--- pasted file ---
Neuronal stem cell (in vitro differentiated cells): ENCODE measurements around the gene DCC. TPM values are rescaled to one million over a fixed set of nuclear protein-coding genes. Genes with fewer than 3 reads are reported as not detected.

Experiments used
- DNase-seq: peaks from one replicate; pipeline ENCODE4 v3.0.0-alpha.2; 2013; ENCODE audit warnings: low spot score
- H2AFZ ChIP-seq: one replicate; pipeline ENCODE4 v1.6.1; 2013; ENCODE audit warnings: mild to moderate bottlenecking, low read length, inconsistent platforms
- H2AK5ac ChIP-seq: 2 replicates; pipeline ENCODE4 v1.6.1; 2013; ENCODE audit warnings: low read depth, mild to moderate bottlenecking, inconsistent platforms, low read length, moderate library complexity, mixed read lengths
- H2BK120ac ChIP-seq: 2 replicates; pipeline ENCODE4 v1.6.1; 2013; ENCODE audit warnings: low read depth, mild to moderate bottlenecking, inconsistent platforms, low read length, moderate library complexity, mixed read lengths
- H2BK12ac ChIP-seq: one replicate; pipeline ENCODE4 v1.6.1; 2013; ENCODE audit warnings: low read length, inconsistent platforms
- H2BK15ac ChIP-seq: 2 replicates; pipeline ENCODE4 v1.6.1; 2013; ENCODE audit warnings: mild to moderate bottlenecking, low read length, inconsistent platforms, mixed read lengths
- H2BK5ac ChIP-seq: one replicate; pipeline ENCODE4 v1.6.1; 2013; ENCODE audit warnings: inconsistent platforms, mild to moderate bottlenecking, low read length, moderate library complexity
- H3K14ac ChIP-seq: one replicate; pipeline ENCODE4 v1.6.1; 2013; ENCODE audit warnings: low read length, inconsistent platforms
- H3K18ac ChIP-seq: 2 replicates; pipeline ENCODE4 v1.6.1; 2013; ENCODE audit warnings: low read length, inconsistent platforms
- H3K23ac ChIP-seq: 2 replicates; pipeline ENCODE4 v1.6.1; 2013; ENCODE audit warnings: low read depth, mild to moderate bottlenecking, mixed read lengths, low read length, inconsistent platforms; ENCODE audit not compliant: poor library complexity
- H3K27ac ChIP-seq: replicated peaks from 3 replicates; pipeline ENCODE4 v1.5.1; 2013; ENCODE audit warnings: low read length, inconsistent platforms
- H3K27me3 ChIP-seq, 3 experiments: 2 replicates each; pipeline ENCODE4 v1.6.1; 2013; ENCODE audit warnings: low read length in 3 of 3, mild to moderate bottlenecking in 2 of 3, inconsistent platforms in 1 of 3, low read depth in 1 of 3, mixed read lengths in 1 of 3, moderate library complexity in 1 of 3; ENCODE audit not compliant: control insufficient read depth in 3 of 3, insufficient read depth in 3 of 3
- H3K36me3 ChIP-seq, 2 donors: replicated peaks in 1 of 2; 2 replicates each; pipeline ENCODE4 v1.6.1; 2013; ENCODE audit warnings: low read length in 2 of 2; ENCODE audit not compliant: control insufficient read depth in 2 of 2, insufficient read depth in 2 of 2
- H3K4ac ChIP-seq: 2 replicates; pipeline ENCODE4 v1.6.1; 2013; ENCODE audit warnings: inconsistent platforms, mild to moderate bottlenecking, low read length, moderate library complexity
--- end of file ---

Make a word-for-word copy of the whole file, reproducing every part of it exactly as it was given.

Neuronal stem cell (in vitro differentiated cells): ENCODE measurements around the gene DCC. TPM values are rescaled to one million over a fixed set of nuclear protein-coding genes. Genes with fewer than 3 reads are reported as not detected.

Experiments used
- DNase-seq: peaks from one replicate; pipeline ENCODE4 v3.0.0-alpha.2; 2013; ENCODE audit warnings: low spot score
- H2AFZ ChIP-seq: one replicate; pipeline ENCODE4 v1.6.1; 2013; ENCODE audit warnings: mild to moderate bottlenecking, low read length, inconsistent platforms
- H2AK5ac ChIP-seq: 2 replicates; pipeline ENCODE4 v1.6.1; 2013; ENCODE audit warnings: low read depth, mild to moderate bottlenecking, inconsistent platforms, low read length, moderate library complexity, mixed read lengths
- H2BK120ac ChIP-seq: 2 replicates; pipeline ENCODE4 v1.6.1; 2013; ENCODE audit warnings: low read depth, mild to moderate bottlenecking, inconsistent platforms, low read length, moderate library complexity, mixed read lengths
- H2BK12ac ChIP-seq: one replicate; pipeline ENCODE4 v1.6.1; 2013; ENCODE audit warnings: low read length, inconsistent platforms
- H2BK15ac ChIP-seq: 2 replicates; pipeline ENCODE4 v1.6.1; 2013; ENCODE audit warnings: mild to moderate bottlenecking, low read length, inconsistent platforms, mixed read lengths
- H2BK5ac ChIP-seq: one replicate; pipeline ENCODE4 v1.6.1; 2013; ENCODE audit warnings: inconsistent platforms, mild to moderate bottlenecking, low read length, moderate library complexity
- H3K14ac ChIP-seq: one replicate; pipeline ENCODE4 v1.6.1; 2013; ENCODE audit warnings: low read length, inconsistent platforms
- H3K18ac ChIP-seq: 2 replicates; pipeline ENCODE4 v1.6.1; 2013; ENCODE audit warnings: low read length, inconsistent platforms
- H3K23ac ChIP-seq: 2 replicates; pipeline ENCODE4 v1.6.1; 2013; ENCODE audit warnings: low read depth, mild to moderate bottlenecking, mixed read lengths, low read length, inconsistent platforms; ENCODE audit not compliant: poor library complexity
- H3K27ac ChIP-seq: replicated peaks from 3 replicates; pipeline ENCODE4 v1.5.1; 2013; ENCODE audit warnings: low read length, inconsistent platforms
- H3K27me3 ChIP-seq, 3 experiments: 2 replicates each; pipeline ENCODE4 v1.6.1; 2013; ENCODE audit warnings: low read length in 3 of 3, mild to moderate bottlenecking in 2 of 3, inconsistent platforms in 1 of 3, low read depth in 1 of 3, mixed read lengths in 1 of 3, moderate library complexity in 1 of 3; ENCODE audit not compliant: control insufficient read depth in 3 of 3, insufficient read depth in 3 of 3
- H3K36me3 ChIP-seq, 2 donors: replicated peaks in 1 of 2; 2 replicates each; pipeline ENCODE4 v1.6.1; 2013; ENCODE audit warnings: low read length in 2 of 2; ENCODE audit not compliant: control insufficient read depth in 2 of 2, insufficient read depth in 2 of 2
- H3K4ac ChIP-seq: 2 replicates; pipeline ENCODE4 v1.6.1; 2013; ENCODE audit warnings: inconsistent platforms, mild to moderate bottlenecking, low read length, moderate library complexity